This is just such a moving book. Here is the next to last paragraph:
Chimpanzees engage life fully, in the moment. They wear their emotions for all to see, or hear. Even an adult chimpanzee might cry like a baby if he is being rejected, or throw loud and dramatic tantrums over a perceived injustice. A few minutes later, with the proper recognition or comfort, he can be the picture of contentment. The quality of their friendships and family relationships to a large extent determines the quality of their lives. Watching the social vignettes of chimpanzees through the years has taught me to recognize my own pretenses. We are such similar apes. But they bring a primal pureness and immediacy to their expressions of intimacy, which I have come to cherish in my friendships with them. From knowing chimpanzees I have learned to live more honestly and vulnerably.
For more information about efforts to save chimpanzees in Africa, read this great book, or check out the IDA Africa (In Defense of Animals) website.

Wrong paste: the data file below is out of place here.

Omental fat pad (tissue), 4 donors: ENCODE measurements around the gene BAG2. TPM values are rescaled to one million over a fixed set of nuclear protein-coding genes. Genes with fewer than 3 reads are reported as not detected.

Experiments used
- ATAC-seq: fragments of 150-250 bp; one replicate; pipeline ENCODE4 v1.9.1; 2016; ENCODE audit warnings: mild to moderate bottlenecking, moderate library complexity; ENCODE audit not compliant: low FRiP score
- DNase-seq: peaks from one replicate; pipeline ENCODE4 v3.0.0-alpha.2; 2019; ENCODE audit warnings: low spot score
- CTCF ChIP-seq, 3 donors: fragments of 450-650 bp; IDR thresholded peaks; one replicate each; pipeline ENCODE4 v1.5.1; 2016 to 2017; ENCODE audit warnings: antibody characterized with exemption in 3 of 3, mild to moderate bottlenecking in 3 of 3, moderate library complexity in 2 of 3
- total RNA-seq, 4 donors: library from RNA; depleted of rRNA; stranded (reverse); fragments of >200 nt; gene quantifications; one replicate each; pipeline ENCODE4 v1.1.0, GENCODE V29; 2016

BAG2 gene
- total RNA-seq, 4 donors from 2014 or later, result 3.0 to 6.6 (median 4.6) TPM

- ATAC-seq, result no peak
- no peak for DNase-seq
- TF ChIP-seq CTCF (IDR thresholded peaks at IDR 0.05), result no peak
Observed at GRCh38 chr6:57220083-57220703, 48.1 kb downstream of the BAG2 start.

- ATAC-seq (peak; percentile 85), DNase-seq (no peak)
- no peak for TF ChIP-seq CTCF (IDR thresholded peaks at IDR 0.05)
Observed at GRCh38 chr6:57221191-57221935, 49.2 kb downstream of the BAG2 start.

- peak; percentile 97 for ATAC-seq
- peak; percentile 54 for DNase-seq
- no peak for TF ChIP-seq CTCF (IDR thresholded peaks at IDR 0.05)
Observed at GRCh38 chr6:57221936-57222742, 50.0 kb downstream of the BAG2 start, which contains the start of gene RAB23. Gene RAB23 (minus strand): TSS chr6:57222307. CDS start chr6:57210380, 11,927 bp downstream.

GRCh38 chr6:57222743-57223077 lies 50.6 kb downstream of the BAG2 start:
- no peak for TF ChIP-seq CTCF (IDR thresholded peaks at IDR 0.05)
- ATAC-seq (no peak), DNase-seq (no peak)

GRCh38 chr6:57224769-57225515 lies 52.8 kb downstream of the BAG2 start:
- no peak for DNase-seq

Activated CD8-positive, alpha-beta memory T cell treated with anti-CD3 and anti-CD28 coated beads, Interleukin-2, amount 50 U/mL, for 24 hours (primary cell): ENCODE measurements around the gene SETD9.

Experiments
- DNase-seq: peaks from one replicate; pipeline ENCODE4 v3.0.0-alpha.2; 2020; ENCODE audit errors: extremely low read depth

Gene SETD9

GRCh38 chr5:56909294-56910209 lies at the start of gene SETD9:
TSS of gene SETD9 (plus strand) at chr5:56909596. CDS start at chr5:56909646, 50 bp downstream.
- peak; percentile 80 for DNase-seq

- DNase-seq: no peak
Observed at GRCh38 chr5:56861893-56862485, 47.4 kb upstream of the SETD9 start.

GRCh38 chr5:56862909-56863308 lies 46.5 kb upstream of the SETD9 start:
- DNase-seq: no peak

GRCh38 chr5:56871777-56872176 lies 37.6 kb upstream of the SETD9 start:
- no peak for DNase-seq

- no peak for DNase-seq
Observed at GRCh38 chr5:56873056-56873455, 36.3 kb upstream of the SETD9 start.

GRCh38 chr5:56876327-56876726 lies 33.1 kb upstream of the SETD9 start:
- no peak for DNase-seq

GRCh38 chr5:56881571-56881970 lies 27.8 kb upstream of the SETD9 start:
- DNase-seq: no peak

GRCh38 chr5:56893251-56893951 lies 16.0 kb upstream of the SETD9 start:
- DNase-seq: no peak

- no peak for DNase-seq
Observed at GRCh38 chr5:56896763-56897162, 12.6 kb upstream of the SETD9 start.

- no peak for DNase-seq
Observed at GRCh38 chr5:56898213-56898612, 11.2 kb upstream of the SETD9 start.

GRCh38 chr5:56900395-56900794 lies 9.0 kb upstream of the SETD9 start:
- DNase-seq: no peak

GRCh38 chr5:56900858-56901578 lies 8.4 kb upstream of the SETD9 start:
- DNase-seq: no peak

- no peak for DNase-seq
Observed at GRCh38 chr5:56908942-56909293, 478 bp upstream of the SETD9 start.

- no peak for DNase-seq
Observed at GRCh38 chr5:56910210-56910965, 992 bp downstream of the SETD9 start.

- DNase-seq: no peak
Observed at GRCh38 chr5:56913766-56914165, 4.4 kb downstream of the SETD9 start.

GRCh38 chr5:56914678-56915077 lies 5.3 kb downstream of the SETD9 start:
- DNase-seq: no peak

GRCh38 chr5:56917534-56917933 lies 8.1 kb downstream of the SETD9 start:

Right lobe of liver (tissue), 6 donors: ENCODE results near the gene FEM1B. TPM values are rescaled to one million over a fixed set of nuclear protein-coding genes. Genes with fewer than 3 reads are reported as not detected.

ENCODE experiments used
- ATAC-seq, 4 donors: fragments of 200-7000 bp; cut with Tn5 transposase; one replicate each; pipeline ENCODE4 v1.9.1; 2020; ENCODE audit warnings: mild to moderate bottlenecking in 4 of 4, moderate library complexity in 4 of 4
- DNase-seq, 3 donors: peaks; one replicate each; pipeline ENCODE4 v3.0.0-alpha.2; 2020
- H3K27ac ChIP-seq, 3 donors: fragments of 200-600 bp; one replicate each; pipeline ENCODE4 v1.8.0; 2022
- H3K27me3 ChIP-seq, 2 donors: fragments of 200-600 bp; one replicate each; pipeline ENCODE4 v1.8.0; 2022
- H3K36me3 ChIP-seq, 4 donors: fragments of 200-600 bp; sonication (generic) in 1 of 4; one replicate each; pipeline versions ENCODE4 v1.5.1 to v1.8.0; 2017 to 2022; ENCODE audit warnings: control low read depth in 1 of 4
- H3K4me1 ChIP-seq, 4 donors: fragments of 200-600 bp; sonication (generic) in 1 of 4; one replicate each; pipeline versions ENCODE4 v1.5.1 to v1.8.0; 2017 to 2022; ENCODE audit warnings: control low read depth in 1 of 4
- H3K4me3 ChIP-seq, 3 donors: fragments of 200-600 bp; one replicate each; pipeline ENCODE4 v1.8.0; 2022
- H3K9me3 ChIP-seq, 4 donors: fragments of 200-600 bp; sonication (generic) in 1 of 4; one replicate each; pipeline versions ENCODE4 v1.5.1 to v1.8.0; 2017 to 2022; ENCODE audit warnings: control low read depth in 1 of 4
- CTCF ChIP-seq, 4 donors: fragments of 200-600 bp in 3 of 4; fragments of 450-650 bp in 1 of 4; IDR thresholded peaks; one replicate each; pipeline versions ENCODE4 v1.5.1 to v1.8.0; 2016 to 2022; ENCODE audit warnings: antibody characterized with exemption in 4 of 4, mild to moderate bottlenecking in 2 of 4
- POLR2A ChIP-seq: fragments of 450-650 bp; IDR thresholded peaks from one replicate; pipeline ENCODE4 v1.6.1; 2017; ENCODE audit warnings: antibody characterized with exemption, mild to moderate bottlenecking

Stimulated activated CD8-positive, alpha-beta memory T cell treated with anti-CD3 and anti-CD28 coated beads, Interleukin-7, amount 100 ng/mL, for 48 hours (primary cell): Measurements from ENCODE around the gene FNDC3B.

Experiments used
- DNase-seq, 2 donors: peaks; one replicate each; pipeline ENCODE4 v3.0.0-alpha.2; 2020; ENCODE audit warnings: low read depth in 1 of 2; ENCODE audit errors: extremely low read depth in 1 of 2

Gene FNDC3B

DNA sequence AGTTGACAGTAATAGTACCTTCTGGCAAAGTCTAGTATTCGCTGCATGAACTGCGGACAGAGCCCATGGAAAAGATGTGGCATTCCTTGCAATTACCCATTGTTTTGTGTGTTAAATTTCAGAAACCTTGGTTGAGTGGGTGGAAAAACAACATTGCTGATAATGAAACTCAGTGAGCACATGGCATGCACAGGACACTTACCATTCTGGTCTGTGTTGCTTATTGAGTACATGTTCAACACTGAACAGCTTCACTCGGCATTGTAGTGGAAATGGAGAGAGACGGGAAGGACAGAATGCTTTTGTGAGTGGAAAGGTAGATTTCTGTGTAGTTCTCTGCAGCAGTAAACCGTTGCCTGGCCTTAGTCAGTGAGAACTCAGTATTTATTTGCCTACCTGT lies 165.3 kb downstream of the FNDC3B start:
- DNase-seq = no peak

I have recently started to keep a journal using an app called Day One that runs on the iPhone. I adapted the above post from an entry in that journal. While I know I have no obligation to write this blog with any particular frequency, I sometimes feel bad that I don't do so more often, especially now that my apparent need to write for myself is being met by journaling. I've been writing this blog since 2005, and I hope that some of what I have written is useful or interesting for others. There are a lot of words here! It is still interesting to me to look back at some of what I have written here, even if I don't write here as much these days. I will probably write more blog posts from time to time, but with no particular goal for frequency.  In a cliche that I'm not supposed to use: it is what it is.